5 Ways to Help Us Thrive!

Without community support, Families First Children’s Museum would not exist! Here are five ways you can give and support our organization:

1. Contribute to our Annual Giving Campaign. As we look to add new exhibits, improve programming and strengthen our family education offerings, our end-of-the-year appeal provides critical funding. You can contribute to our success by mailing a donation, dropping it off on your next visit or donating online. Giving Tuesday (November 28) is the perfect time to give and make your donations go even further thanks to an exciting dollar-for-dollar match opportunity we’ll announce more about soon.

2. Shop at our Barnes & Noble Bookfair. Saturday, Dec. 9, Barnes and Noble (2640 N. Reserve St.) will be donating a percentage of all net sales to Families First Children’s Museum. We’ll have fun family activities in-store between 10 am and 4 pm, including a performance by the Big Sky High School choir at 2 pm, a visit from Santa at 3 pm, and a secret surprise you won’t want to miss in the early afternoon! Be sure to tell your cashier you’re supporting Families First with your purchase. If you can’t attend in person, you can shop online  between Dec. 9 and Dec. 14. Use code “12260063” when asked for bookfair ID at checkout.

3. Donate from our wish list. We use a variety of art tools, paper products, paints and other supplies to keep our museum programming engaging. You can donate new items from our wish list to make it happen! Better yet, you can organize a supply drive through your work place, community group or place of worship and make it a team effort. Our wish list is here to your right. For details about hosting a supply drive, contact Sarah, our museum manager by email or phone (406) 541-7529.

4. Shop Amazon. If you regularly shop Amazon.com, a portion of your eligible purchases can be donated to Families First. To get started, click on the Amazon Smile logo on our home page or simply begin shopping at smile.amazon.com.  This is a year-round program!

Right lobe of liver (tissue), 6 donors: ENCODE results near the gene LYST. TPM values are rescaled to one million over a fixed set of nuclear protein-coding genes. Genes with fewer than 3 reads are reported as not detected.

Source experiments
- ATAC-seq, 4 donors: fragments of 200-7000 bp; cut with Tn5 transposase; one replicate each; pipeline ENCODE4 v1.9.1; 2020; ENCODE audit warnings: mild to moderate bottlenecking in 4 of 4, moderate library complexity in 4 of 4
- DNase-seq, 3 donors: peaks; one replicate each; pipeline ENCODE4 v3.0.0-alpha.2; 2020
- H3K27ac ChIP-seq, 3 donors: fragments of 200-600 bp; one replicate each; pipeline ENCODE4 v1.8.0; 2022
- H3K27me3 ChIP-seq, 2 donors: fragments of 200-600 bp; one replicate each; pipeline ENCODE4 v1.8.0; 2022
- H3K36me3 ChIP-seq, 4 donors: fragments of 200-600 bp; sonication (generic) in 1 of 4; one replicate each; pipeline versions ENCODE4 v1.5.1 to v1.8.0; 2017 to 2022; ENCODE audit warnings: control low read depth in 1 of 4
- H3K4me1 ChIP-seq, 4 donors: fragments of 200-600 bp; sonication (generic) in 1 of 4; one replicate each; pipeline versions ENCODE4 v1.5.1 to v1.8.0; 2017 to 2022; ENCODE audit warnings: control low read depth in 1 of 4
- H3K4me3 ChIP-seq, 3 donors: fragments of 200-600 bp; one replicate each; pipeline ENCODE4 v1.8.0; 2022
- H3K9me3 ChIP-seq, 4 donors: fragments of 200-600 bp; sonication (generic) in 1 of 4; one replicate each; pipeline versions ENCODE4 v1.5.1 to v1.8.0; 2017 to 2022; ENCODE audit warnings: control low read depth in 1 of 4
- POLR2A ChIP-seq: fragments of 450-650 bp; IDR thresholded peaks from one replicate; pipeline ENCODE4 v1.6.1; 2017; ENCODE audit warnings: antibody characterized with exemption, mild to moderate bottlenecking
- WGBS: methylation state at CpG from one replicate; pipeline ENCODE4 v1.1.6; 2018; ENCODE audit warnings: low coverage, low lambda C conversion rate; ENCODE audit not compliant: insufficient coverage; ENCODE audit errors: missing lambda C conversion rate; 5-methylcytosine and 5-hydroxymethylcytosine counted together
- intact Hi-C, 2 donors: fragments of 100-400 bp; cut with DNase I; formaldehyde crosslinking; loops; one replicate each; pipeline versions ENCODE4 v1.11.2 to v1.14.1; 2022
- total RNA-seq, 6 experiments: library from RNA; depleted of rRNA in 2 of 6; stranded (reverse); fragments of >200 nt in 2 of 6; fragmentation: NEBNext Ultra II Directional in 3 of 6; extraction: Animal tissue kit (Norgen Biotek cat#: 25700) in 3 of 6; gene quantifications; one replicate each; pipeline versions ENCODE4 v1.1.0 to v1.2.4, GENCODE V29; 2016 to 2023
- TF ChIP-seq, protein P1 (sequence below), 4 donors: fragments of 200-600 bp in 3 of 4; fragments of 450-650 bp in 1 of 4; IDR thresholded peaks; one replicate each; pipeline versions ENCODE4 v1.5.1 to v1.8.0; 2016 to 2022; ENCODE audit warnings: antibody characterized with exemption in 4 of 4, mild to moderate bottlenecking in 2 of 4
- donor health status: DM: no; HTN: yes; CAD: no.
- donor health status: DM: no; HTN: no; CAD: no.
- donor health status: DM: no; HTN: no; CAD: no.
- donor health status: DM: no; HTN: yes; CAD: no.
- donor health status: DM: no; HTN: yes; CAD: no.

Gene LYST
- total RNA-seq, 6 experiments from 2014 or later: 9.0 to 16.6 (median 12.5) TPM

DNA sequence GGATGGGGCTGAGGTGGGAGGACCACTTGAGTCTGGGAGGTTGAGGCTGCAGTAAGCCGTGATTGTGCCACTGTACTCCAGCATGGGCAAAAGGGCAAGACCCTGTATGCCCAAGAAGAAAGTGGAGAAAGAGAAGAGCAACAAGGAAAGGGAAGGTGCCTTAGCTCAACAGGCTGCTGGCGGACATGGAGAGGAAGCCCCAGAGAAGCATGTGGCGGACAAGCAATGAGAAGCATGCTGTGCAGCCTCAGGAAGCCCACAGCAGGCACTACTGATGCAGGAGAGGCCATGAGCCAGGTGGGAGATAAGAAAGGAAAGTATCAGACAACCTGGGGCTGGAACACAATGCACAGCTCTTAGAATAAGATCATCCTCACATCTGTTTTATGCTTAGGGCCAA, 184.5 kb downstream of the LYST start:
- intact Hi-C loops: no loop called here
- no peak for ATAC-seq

5. Volunteer. We’re working to build a vibrant volunteer program at the museum. Do you have an hour or two to spare—or know someone who would like to volunteer? If so, contact museum manager Sarah Osteen by email or phone (406) 541-7529. Currently, our most pressing need is for someone to do minor maintenance jobs, but other options exist. To learn more about volunteering and the benefits you may receive, click here.

Meet Your New Family Education Director

There are two things Claire Phinney is drawn to professionally: education and advocacy. So, when the family education director position at Families First Children’s Museum opened late this summer, it intrigued her. “It’s the kind of work I feel really passionate about,” she says.  After applying and getting the job, it’s proving to be a great fit. Helping people doing one of the toughest jobs there is—parenting—is especially rewarding for Claire because she loves making life easier for others. “It’s something that makes me happy,” she says.

Claire, a Seattle-area native with deep roots in Montana comes from “a family of helpers.” With an undergraduate degree in early childhood education and development (and later a master’s degree in human development with an emphasis on conflict transformation and nonprofit leadership), she started her career as a preschool teacher. Although she loved the job, she realized she could have even greater reach outside of a school. “I wanted to have an impact on more than just a classroom of kids,” she says.

That led her to nonprofit work, where she was first employed as the program development coordinator/tribal liaison for Washington Association of CASA/GAL Programs and then as the educational advocacy regional coordinator/curriculum development specialist by Treehouse for Kids, which is an organization dedicated to helping foster children. After moving to Missoula, where she’s lived for more than 9 years, she also served as executive director of WORD (Women’s Opportunity & Resource Development). These positions have prepared her well to take our parenting programs to the next level.

Many people are surprised to learn that assisting parents is at the core of Families First’s mission.  Our children’s museum first opened in 2002, eight years after our parenting programs started. Claire will be spearheading efforts to enliven these programs, which to this point, have included group classes, individual consultations and parenting plan mediations. She hopes to grow these services, make them as relevant as possible to today’s families and work to better get the word about them out to the community.